could be safely disposed down a drain.

    The method works because of the way that chemicals interact with the
    surfactant blend. Some of the chemicals dissolve in water, while others bind with
    fatty substances in the cleanser, and still others dissolve in alcohol.

    "It's not all that different from what's being used (on) pesticides on a
    daily basis," Reuben said "What's unique is applying it to sensitive objects."

    Progress this year

    The Senecas are considering buying testing technology to be sure that after
    an object has been washed, it no longer has toxic chemicals on the surface.
    Reuben said he aims to "get the levels of contaminants to nondetectable levels."

    Hill said the Standing Committee may recommend to fellow Iroquois that they
    simply wash the masks with Reuben's cleansing method and not worry about

    "Certainly by June we would do some training with museums and our own
    people," Hill said. "By this summer and early fall we will have done a lot to treat
    the objects."

    Museum workers have been talking about the potential dangers of pesticides in
    museum collections for at least a decade. DeRosa recalls a conservator - a
    museum scientist who specializes in understanding the materials in objects and
    caring for them - who recommended pest management without chemicals in the
    1980s at RMSC.
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  • #2

    "If you're bringing in new objects, you would isolate them for some time,"
    said Lisa Anderson, repatriation coordinator at the New York State Museum in
    Albany. To destroy bugs, "You can either freeze them or microwave them."

    In terms of testing and treating objects already contaminated with pesticide,
    Anderson said, "We're just getting our feet wet with this. Whatever we're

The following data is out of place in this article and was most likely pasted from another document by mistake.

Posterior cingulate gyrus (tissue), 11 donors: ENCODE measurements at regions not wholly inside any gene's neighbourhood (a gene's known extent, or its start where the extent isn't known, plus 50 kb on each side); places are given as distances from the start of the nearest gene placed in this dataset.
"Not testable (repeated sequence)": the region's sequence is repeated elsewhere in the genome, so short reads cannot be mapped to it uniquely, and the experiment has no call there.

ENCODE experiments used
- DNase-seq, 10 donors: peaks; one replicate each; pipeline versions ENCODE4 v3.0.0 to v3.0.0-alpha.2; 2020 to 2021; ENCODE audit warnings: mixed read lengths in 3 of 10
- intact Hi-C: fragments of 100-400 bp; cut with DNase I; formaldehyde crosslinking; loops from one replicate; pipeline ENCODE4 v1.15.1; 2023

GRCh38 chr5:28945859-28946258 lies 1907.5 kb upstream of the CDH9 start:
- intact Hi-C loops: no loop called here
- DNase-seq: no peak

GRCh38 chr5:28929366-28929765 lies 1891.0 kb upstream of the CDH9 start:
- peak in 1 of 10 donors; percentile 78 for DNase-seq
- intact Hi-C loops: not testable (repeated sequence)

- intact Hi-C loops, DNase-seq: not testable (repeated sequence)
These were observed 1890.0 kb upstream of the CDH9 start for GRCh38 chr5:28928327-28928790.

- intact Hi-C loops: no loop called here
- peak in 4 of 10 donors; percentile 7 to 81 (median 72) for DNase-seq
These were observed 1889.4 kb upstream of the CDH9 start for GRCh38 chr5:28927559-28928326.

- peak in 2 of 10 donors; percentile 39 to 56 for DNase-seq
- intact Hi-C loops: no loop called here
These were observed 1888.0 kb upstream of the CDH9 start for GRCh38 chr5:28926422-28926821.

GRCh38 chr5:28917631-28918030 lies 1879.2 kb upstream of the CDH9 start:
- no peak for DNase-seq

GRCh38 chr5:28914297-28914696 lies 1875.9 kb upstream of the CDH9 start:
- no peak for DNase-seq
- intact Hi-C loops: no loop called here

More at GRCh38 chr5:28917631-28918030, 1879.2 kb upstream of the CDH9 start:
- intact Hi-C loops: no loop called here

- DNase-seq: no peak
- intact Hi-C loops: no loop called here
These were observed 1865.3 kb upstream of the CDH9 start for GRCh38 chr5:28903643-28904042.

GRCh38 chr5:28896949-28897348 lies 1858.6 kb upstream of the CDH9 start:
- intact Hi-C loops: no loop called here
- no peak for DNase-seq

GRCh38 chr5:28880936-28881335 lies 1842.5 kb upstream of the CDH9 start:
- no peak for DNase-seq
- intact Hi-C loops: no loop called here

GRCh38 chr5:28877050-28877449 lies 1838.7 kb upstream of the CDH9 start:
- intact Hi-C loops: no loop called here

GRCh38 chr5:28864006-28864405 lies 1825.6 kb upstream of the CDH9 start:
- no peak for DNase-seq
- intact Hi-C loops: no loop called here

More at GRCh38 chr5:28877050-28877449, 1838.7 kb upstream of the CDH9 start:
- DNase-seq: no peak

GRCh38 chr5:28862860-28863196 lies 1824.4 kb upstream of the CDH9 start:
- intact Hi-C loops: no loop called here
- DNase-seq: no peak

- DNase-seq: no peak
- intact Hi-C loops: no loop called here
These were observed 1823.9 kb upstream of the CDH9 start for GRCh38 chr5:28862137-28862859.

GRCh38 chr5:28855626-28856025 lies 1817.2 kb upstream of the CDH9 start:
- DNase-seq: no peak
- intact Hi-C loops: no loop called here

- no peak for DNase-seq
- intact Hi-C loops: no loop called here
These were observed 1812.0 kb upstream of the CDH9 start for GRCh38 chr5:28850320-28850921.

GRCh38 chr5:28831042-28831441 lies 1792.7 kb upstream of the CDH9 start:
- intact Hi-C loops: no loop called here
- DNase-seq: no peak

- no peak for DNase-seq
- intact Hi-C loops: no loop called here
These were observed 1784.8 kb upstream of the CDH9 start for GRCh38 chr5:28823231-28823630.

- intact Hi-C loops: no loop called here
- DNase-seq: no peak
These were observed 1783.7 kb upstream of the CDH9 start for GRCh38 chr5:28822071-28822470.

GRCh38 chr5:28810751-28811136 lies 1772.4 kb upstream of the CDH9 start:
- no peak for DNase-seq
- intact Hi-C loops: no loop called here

doing, we're doing in consultation with the tribes."

    Roselli at RMSC freely admits that the Native American nations who are
    reclaiming objects are really leading the museums in understanding and dealing with
    the problem and its cultural ramifications.

    "It isn't just science. It isn't just black and white. It's diplomacy," he

    [email protected].
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    • #3
      Some of these contaminants have been found or are likely to be found in
      artifacts being returned to Native Americans:

      Arsenic - A naturally occurring element that in high amounts can cause death.
      Contact may result in discoloration of skin and appearance of warts. Low,
      long-term exposure can cause cancer in humans.

      Lead - A naturally occurring metal, lead can harm the central nervous system
      and most organs in adults, and especially in children, whose physical and
      mental growth could also be stunted even by relatively low levels.

      Mercury - A natural metal, often in liquid form at room temperature.
      Particularly in vapor form, it can damage the brain, kidney and developing fetuses,
      along with the central nervous system. Some forms of this element are suspected

      Naphthalene - High exposures to this moth repellant can damage or destroy red
      blood cells, causing anemia.

      Benzene - A chemical found in gasoline and a byproduct of combustion, benzene
      in high amounts can cause death. It is known to cause cancer in humans and
      can also harm red blood cells and bone marrow, leading to anemia and leukemia.

      Carbon disulphide - Used in manufacturing processes, this compound can cause
      nerve damage, sleeplessness and headaches after repeated high exposures.

      DDT - The manufactured compound causes central nervous system damage and is a
      suspected human carcinogen.

      Source: Agency for Toxic Substances and Disease Registry, Federal Centers for
      Disease Control.